Originally posted 02-Jul-20
When starting a KM initiative, knowledge management practitioners often fall into traps that may limit the effectiveness of the program. This is the first of a five-part series on pitfalls to recognize and avoid.
The recording of my webinar discussing all 40 KM pitfalls is available here.
1. Trying to take on too much.
There are at least 50 different people, process, and technology components available for implementation. Avoid the temptation to try all of them, and instead, keep focused on choosing the few which will yield the greatest benefits in the short term to your organization.
And watch out for the allure of the latest technology, the current fad, or the tool which sounds too good to be true. Stick with proven approaches, even if they seem boring and predictable.
2. Focusing on technology.
It is common for KM initiatives to immediately be drawn to technical solutions, including tools, systems, and databases. These can help make a program succeed, but they should always be in support of a people or process component.
Implementing portals, repositories, search engines, and other tools will not automatically address how content is provided, whether or not people use the tools, or how the use of the tools yields beneficial results. Communities are groups of people, not portals or bulletin boards. Knowledge is shared and reused by people following processes, not by systems.
Some members of the KM team will still fixate on the design of repositories, collecting documents, and reporting on minutiae such as uploads and downloads. Keep reminding them that connection is just as important as collection.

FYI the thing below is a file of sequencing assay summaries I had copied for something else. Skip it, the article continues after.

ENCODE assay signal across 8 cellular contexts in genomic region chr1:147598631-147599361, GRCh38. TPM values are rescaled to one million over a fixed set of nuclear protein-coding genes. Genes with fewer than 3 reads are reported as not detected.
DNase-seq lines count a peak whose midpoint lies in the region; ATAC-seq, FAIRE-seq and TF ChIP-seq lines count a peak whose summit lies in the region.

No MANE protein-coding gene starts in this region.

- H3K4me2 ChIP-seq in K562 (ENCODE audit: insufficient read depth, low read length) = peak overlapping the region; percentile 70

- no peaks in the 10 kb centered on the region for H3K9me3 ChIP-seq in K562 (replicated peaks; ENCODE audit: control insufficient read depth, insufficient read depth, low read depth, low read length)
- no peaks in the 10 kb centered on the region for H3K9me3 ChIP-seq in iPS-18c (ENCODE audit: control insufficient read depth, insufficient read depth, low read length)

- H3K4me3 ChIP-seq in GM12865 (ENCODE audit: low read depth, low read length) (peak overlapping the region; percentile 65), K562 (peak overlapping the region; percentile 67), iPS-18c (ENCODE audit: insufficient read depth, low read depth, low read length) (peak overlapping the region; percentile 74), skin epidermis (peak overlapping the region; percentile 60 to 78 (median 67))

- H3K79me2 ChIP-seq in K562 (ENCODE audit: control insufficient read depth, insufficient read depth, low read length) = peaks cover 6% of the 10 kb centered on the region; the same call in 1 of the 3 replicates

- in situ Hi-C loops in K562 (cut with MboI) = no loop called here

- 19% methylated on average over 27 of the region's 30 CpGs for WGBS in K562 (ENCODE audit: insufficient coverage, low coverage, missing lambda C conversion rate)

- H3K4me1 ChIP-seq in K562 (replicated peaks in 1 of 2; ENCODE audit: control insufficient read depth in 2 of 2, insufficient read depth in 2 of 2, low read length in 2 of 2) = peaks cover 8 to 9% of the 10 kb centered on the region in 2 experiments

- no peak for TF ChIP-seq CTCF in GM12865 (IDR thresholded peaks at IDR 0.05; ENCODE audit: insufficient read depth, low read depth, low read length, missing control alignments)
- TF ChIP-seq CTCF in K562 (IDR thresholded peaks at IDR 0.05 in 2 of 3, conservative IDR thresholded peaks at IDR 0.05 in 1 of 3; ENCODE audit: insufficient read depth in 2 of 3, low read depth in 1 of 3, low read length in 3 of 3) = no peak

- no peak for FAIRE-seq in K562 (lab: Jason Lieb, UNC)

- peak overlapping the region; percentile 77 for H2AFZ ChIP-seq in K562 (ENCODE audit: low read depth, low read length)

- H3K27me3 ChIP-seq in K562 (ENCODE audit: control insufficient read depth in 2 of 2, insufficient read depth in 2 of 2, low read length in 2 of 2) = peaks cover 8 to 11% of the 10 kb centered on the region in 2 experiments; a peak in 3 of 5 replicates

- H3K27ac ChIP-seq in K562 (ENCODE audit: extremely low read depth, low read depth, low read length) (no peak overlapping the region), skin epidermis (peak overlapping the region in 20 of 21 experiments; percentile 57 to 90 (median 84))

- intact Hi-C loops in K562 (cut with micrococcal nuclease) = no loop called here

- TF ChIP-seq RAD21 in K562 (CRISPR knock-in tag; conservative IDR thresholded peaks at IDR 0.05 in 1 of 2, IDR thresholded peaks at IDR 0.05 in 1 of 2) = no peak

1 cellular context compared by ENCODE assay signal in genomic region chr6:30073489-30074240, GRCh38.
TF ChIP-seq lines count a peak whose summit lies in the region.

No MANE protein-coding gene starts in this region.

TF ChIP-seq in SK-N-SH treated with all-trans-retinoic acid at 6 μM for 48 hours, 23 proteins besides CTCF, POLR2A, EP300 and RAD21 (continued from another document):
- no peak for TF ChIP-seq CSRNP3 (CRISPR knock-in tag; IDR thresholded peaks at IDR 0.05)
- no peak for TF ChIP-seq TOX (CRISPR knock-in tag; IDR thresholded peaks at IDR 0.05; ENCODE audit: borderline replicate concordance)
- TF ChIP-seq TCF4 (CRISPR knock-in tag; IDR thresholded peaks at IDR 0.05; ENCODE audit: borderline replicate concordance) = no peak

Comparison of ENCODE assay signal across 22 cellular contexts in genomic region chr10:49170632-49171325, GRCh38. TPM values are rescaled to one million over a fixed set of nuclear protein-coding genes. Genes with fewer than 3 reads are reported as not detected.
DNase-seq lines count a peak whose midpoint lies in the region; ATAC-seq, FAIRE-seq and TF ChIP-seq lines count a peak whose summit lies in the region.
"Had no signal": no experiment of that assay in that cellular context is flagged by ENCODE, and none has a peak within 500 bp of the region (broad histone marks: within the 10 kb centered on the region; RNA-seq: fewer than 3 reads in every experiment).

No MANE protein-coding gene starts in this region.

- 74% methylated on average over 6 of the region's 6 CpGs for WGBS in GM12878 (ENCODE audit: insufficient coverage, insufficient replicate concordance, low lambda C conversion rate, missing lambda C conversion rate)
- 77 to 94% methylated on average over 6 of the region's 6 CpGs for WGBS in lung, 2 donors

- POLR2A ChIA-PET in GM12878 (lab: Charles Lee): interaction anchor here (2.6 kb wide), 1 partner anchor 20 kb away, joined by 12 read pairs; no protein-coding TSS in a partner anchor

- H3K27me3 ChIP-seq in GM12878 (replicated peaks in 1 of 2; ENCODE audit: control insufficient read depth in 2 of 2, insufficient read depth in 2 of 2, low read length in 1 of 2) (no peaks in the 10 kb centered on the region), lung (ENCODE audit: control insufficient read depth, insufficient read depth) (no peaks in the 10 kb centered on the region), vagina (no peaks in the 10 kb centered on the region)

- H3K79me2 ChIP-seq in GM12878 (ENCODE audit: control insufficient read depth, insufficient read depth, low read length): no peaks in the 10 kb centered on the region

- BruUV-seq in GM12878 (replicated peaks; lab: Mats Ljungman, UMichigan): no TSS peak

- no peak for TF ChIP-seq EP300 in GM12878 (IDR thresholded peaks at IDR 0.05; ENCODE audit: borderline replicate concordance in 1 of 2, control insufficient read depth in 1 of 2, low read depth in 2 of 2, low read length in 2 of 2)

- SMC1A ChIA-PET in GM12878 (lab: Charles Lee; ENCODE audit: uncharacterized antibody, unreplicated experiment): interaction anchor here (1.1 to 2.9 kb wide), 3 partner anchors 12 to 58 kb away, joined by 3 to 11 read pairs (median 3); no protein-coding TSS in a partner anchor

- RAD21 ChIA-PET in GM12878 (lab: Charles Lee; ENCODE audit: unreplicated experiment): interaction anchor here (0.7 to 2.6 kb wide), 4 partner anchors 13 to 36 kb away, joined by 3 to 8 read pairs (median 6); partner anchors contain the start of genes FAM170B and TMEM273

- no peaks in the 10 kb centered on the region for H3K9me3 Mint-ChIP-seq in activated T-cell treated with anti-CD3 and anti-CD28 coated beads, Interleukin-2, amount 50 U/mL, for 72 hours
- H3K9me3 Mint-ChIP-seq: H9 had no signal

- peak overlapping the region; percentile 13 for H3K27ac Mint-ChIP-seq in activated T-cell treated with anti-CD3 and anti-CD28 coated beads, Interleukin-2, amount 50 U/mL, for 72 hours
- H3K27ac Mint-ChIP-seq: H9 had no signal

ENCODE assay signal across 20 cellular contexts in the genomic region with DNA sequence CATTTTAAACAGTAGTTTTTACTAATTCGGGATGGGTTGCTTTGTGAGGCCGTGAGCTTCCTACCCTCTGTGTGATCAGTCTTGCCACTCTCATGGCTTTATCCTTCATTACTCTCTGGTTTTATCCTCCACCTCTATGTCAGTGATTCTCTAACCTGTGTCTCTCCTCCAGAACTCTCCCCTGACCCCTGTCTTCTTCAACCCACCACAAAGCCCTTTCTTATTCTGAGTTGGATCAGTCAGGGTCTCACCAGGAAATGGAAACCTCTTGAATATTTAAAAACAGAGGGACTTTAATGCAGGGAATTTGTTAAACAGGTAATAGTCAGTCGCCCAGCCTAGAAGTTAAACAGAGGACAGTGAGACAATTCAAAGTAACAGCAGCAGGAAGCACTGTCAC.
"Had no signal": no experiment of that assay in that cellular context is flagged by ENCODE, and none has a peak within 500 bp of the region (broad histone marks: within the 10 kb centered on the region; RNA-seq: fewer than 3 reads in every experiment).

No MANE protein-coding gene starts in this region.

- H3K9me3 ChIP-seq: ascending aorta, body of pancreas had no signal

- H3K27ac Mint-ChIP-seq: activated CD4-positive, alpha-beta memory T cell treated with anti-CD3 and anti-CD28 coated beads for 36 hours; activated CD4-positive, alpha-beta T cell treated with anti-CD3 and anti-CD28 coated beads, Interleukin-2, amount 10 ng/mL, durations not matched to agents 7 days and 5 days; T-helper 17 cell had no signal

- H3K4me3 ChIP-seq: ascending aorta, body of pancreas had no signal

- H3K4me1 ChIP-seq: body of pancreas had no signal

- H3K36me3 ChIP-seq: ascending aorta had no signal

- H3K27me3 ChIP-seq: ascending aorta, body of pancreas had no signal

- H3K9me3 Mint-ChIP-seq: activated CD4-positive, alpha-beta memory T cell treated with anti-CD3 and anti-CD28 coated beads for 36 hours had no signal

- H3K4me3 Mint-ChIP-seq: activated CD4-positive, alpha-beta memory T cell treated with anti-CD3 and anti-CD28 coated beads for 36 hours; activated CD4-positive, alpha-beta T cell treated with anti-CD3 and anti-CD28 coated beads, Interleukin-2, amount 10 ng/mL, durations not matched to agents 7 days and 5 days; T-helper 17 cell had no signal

3. Not engaging the constituents.
Any new initiative will fail if it does not meet the needs of its intended audience or is perceived as being created in isolation. To prevent this from happening, treat your users as customers whom you are trying to acquire, satisfy, and keep.
Use virtual teams and communities to continuously solicit, capture, and respond to the needs of the people in your organization. Establish ongoing methods for two-way communications. Conduct surveys, publish newsletters, and maintain web sites. And above all, listen to what your constituents tell you, and take timely action in response.
4. Doing too much studying and planning and not enough prototyping and piloting.
It’s necessary to study and plan before starting a new initiative. However, there is a time to declare success for your planning efforts and move on. For example, after conducting a survey of existing tools, you may not need to conduct another one. And if you conduct monthly employee satisfaction surveys for a year and find that the results are not varying, you can probably stop doing them.
Prototyping and piloting allow you to test out new ideas, gain experience, and make iterative refinements. You can quickly learn that an assumption was wrong and modify your direction. Instead of planning for a new version of a tool or a web site for six months, try making small incremental improvements each week. Users will benefit immediately from the changes, and they will perceive your team as being dynamic and responsive instead of slow and plodding.